As Adena Health System continues looking for creative ways to manage current and potential surges in COVID-19 patient volumes, a new program that may have relevance for patient care even beyond the pandemic launched last week.
Adena at Home is utilizing patient navigators and home health nurses, coupled with remote patient telemonitoring, to provide an option for moving recovering Coronavirus patients transitioning to less severe symptoms out of much-needed COVID unit beds at Adena Regional Medical Center and into their own homes.
“This program is geared towards expanding our expertise beyond the four walls of the hospital and managing COVID-19 patients as much as possible in their own home environment,” said Dr. Jashanpreet Singh, Chief of Inpatient Operations. “Our goal is to pull some of the patients from that unit into this program and send them home a little earlier than they would have eventually gone, but having a dedicated care team of remote patient monitoring nurses and a team of clinicians led by (Chief Clinical Officer) Dr. Kirk Tucker and Julie Stone NP who are going to be following these patients in their home environment.”
Last Tuesday’s launch of the program is the latest in an effort to decompress bed demand in the COVID unit at ARMC at a time patient surges are more frequently reaching or exceeding unit capacity. A few weeks ago, Adena Greenfield Medical Center created an eight-room unit to accept COVID-19 patients who are recovering but not yet ready to care for themselves at home, and just recently Adena Pike Medical Center also began accepting COVID-19 patients.
Adena at Home plays off that same philosophy, but designates those same types of patients to recuperate at home. It also builds off the foundation of existing Home Health and Population Health care coordination efforts.
The program is being implemented in phases. The first phase would focus on patients currently recuperating in the COVID unit on a clear path to recovery. Upon discharge, patients would be provided with a kit containing such things an iPad with video and messaging capability, pulse oximeter, blood pressure cuff, thermometer and tools for monitoring symptoms such as a shortness of breath stoplight tool, anxiety tool and COVID symptom tracker form. Educational materials tackling such topics as how to isolate at home and managing symptoms at home will be part of the packet.
With those tools, patients can provide necessary information for nurses and clinicians monitoring their condition. They will get daily registered nurse phone or video status call checks for seven to 10 days depending on symptoms, as well as daily virtual rounds led by Dr. Tucker and Stone to discuss whether any changes in the treatment protocol or medication need to be made and to just speak with the patient about their condition. Patients will also have access to 24/7 support from a Population Health or Adena Home Health nurse in case they have questions or concerns overnight.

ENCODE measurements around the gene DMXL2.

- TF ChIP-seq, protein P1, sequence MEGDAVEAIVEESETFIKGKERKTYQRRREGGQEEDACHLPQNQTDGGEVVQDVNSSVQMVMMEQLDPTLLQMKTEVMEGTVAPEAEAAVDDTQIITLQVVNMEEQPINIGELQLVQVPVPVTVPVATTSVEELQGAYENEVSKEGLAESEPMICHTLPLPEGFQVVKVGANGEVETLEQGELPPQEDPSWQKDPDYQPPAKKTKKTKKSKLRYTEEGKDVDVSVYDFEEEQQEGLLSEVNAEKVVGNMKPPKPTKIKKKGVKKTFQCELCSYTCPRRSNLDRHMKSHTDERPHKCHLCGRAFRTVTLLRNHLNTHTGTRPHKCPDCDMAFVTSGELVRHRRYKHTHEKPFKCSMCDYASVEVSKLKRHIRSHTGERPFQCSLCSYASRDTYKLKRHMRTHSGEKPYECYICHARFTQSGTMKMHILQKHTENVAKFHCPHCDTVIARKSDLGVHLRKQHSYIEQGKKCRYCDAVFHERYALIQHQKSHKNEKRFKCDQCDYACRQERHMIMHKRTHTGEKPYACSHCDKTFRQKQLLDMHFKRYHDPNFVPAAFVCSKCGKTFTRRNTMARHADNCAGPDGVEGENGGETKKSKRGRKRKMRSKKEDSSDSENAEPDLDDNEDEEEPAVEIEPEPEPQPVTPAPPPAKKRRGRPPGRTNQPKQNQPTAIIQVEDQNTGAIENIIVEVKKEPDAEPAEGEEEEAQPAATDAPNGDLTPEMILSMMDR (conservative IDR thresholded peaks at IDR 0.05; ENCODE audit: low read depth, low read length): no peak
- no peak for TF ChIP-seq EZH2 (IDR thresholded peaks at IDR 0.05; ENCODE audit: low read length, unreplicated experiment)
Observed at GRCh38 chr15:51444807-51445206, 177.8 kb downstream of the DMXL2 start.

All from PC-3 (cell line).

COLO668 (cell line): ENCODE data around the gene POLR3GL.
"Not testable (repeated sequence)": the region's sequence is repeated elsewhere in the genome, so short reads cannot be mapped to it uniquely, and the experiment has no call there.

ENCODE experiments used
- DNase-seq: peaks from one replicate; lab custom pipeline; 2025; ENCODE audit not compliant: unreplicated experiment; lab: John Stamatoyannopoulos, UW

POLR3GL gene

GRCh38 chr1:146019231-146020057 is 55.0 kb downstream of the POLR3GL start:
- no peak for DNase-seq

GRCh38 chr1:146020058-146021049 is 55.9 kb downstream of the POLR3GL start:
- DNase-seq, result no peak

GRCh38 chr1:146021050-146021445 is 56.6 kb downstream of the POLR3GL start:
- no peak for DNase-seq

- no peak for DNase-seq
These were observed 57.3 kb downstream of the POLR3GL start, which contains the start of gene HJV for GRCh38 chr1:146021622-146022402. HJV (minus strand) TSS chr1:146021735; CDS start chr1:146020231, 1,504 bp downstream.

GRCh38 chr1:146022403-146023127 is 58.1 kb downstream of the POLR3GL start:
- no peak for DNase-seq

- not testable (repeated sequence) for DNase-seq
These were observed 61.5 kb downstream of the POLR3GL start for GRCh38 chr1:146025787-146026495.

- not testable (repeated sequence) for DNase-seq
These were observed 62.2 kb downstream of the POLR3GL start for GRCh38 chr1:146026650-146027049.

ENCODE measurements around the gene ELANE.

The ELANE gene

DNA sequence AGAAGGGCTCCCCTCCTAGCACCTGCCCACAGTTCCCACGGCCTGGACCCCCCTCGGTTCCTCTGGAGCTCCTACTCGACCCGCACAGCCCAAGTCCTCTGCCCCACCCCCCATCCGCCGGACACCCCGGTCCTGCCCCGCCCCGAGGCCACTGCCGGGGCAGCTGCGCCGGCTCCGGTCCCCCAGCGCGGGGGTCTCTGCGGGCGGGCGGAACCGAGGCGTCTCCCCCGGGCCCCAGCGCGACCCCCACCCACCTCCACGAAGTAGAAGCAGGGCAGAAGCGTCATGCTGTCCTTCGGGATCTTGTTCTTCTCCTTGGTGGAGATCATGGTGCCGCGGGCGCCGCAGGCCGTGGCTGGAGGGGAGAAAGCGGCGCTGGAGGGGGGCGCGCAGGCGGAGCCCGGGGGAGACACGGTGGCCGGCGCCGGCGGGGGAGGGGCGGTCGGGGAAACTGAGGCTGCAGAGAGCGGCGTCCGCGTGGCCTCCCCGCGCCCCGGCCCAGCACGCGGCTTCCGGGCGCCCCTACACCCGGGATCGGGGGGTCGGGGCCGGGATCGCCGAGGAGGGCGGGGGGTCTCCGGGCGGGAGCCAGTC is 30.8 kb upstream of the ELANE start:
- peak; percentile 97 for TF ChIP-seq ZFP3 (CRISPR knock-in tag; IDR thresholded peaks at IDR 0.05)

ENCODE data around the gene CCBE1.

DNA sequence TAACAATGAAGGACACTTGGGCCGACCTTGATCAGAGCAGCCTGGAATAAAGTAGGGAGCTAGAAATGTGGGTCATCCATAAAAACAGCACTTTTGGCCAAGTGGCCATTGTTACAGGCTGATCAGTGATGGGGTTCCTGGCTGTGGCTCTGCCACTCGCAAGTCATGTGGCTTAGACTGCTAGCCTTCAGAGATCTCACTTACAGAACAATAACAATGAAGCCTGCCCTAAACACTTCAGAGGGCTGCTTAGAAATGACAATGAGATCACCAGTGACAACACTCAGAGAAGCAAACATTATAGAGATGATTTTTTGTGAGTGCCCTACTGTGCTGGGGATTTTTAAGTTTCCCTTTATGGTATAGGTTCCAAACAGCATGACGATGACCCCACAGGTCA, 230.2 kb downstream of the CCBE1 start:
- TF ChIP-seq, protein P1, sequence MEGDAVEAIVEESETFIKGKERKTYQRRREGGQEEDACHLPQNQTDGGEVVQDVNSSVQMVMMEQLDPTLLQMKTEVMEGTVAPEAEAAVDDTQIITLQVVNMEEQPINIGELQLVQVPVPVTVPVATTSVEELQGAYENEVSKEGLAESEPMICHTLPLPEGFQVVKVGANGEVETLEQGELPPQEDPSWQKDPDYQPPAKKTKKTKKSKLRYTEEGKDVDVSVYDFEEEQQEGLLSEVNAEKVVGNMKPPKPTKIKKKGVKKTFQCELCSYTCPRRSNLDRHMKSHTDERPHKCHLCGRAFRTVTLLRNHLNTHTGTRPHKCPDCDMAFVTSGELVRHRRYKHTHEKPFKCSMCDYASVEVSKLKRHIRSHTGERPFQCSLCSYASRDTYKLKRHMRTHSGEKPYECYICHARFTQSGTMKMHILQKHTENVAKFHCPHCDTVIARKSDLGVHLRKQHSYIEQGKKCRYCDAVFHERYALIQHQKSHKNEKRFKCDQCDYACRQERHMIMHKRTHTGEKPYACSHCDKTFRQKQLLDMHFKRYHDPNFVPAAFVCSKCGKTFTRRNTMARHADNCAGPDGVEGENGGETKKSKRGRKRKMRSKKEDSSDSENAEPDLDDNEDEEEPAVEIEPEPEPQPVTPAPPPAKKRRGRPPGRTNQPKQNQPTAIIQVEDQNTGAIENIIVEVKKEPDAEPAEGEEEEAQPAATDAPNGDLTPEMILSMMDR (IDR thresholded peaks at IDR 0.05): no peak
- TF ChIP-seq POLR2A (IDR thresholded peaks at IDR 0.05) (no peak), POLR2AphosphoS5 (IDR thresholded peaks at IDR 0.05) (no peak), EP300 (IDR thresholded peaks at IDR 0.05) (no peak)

After the seven- to 10-day period, care of the patient will transition back to the patient’s primary care provider with updated clinical notes and medication information.
Patients will not be required to take part in the Adena at Home option, and their families will be included in the decision-making process. As of Monday, 12 patients had been enrolled.
“One of the criteria is the patient’s and family members’ willingness to be part of the program,” Dr. Singh said. “Willingness and engagement are very important. Consider this as a very important step in patient-centered medical care because you are really engaging the patient and their family into the decision-making in their health and recovery process.”
The second phase of the program would involve patients presenting with symptoms at Urgent Cares or the Emergency Department. If they are determined not to require hospitalization but are showing serious enough symptoms to require home monitoring, they would be sent home with a treatment protocol kit and access to the same remote nursing and clinical care as those in phase one.
The third phase would create the same situation for patients presenting with symptoms at primary care offices. Expansion to the second and third phases will be determined by the severity of existing pandemic conditions.
Dr. Singh and Bambi Huffman, vice president of care coordination, said there are several advantages to an approach that has enjoyed success at other health systems that have tried it, including the psycho-social advantages to the patient being able to finish their recovery in a familiar home environment.
The program shows great potential for outlasting the COVID-19 pandemic.
“I think from a strategic vision standpoint, COVID has shown us that even though right now we are operating under a surge umbrella, this modality and pathway of treatment for our patients– is going to be the wave of the future,” Dr. Singh said. “Once COVID is under control and we are out of the pandemic, we can really build on these programs in the future and promote them toward patients with chronic conditions like heart failure, helping us reduce re-admissions and manage them better in their own home with patient-centered decision making .”